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Young Writers: Students Let Their Imaginations Take Flight With Poetry and Prose

Young Writers Let Their Imaginations Take Flight With Poetry and Prose

Each week, Young Writers Project receives several hundred submissions from students in Vermont and New Hampshire in response to writing prompts and we select the best for publication here and in 20 other newspapers and on This week, we publish responses to the prompt, Flying: You are flying blissfully and effortlessly over the countryside. What do you see and feel? Read more at


By Lindsey Stuntz

Grade 10, Woodstock Union High School

I race along the winding woodland trail

The sun peeks through the green boughs,

The air is cool and light as I inhale

I run as fast as my body allows.

I race so fast I become the wind

And fly above the deep green trees,

The rules of gravity I rescind

As I flow on the cool autumnal breeze.

I look down to see a tiny town

The houses and barns are little toys,

Dyed in colors of red and white and brown

With tiny dolls of girls and boys.

I continue along and am filled with wonder

As I whizz along and fly so high,

I watch as the clouds are blown asunder

And see the sun stain the sky.

In pinks and red, and yellows and blue

The sky seems to have no more colors to give,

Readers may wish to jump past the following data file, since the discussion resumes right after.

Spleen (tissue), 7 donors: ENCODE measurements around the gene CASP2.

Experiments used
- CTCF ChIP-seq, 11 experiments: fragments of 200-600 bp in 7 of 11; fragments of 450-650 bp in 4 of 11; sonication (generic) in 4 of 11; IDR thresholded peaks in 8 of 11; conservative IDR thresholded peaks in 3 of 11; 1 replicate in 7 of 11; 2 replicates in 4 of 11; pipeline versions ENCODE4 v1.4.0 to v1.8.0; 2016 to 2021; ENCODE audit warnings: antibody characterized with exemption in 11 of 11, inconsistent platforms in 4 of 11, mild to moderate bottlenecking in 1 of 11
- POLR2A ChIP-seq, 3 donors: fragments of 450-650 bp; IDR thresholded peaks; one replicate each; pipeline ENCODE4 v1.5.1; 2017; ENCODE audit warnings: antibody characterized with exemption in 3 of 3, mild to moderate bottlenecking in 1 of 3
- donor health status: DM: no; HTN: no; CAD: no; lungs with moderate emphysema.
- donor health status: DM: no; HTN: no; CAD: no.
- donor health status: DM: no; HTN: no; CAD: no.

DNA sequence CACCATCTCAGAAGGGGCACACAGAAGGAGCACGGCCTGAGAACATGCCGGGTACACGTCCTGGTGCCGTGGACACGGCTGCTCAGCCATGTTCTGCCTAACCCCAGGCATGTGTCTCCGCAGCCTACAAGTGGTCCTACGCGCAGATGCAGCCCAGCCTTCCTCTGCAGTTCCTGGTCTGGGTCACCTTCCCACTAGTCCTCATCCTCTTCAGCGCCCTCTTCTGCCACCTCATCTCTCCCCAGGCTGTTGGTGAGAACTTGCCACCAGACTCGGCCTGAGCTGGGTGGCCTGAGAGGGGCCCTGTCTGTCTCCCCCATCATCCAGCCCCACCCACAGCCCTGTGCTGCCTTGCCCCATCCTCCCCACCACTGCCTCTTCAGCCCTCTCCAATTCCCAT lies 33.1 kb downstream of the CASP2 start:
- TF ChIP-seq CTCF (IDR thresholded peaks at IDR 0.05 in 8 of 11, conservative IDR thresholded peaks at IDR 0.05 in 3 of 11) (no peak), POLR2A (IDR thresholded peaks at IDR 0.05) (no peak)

I fly forward towards the stunning hue

And think that I could be happy, to fly as long as I live.


By Clara Henderson

Grade 9, The Sharon Academy

Up here there are no breaks. It’s always another day, another destination, another storm ahead. Today the rain comes in cold, sharp bursts. Yet even on a clear day, the air is frigid, so I have learned to deal with the discomfort.

I wait for this tedious trip to be over. Yet, tomorrow we will be flying in the same dull sky as before. Then suddenly, I see a few of the pack dive down in excitement.

“Land! Everyone! Land ahead!”

Chirps and coos ripple through the air as we descend to get a closer look. Below me I see a herd of shining, colorful animals gliding across the land. They shoot off with speed and grace, their leg muscles tensing with each stride. How wonderful it must feel to have your feet pound against the land — to feel the grass and mud between your toes! I look at my mangy wings. My legs and feet are dry and slight. They are meant for snatching prey and nothing more.

The running animals below suddenly come to a big, yellow line. One of them passes the line before all the rest, creating an eruption of hoots and whistles. I am close to the action now. The animal that passed the line first is titled “Winner.” A shining gold plate is given to the Winner. It raises its arms in victory.

These animals receive a reward, just for

running? I would give a thousand gold plates just for the chance to run!

Soon, it is time to return to the clouds. With an effort I flap my heavy wings back into the chilly air. Up here there is nothing to see, so I think about the graceful animals back on land. As if the sky is angered by my thoughts, the wind around me starts to howl, and rain dampens my feathers.

For now, I will fly, but in my dreams, I run.


By Natalie Smith

Grade 7, Richmond Middle School

Open my eyes,

quickly reverse,


The wind rips,

a flailing scream

from my mouth,

The flip-flopping fish

in my stomach

grows quiet,



open eyes,

still falling,





arms out wide,

patchwork quilt,

full of shades of green,

far below,

white pillows

float around me,




I open my eyes

to my own patchwork quilt,

my own soft clouds by my head,

the droning beep

of an alarm clock

ties an anchor to my feet,

down to the ground,

landing softly,


to my bed,

awake now.


By Amber Strock

Grade 11, Oxbow High School